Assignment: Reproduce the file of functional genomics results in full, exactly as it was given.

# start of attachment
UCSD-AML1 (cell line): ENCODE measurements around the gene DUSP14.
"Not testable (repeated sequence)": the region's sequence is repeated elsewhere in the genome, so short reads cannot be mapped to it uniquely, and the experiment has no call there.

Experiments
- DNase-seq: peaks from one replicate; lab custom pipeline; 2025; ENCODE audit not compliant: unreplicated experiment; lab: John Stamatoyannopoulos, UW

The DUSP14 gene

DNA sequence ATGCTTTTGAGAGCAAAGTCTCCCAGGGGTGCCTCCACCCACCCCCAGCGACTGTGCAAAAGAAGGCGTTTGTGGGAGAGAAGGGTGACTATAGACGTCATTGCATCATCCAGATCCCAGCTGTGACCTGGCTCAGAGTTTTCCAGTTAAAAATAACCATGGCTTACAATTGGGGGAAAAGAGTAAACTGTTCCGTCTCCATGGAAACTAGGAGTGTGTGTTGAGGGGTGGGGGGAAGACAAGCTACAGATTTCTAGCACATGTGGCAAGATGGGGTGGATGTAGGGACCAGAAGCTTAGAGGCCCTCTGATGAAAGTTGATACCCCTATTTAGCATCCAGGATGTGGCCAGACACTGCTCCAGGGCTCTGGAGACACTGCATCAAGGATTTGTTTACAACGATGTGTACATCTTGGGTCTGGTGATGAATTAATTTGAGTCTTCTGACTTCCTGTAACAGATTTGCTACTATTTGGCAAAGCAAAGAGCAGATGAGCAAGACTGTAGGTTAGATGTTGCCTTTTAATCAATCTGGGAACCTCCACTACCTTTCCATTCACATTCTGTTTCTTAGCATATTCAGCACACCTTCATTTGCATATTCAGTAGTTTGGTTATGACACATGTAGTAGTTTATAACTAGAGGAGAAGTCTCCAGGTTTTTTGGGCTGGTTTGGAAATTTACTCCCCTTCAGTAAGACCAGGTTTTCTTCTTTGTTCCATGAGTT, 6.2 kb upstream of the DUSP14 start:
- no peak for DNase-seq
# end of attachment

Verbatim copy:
UCSD-AML1 (cell line): ENCODE measurements around the gene DUSP14.
"Not testable (repeated sequence)": the region's sequence is repeated elsewhere in the genome, so short reads cannot be mapped to it uniquely, and the experiment has no call there.

Experiments
- DNase-seq: peaks from one replicate; lab custom pipeline; 2025; ENCODE audit not compliant: unreplicated experiment; lab: John Stamatoyannopoulos, UW

The DUSP14 gene

DNA sequence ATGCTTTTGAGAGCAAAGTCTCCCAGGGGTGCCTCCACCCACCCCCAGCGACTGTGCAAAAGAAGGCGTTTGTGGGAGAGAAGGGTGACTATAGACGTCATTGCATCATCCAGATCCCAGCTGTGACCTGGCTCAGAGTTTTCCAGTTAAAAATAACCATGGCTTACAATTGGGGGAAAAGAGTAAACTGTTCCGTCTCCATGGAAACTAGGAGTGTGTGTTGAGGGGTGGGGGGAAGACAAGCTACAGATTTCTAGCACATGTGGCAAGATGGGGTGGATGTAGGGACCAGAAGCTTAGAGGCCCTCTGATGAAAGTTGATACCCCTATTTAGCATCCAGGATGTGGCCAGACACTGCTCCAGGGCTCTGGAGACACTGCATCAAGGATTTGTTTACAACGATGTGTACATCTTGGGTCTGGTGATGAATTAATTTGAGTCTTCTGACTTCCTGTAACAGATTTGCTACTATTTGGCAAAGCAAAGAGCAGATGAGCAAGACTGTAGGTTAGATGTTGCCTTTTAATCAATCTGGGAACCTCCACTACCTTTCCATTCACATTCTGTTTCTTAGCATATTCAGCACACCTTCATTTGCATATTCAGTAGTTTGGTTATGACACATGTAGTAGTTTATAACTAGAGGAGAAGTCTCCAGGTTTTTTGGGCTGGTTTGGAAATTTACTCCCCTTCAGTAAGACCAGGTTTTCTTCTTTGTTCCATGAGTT, 6.2 kb upstream of the DUSP14 start:
- no peak for DNase-seq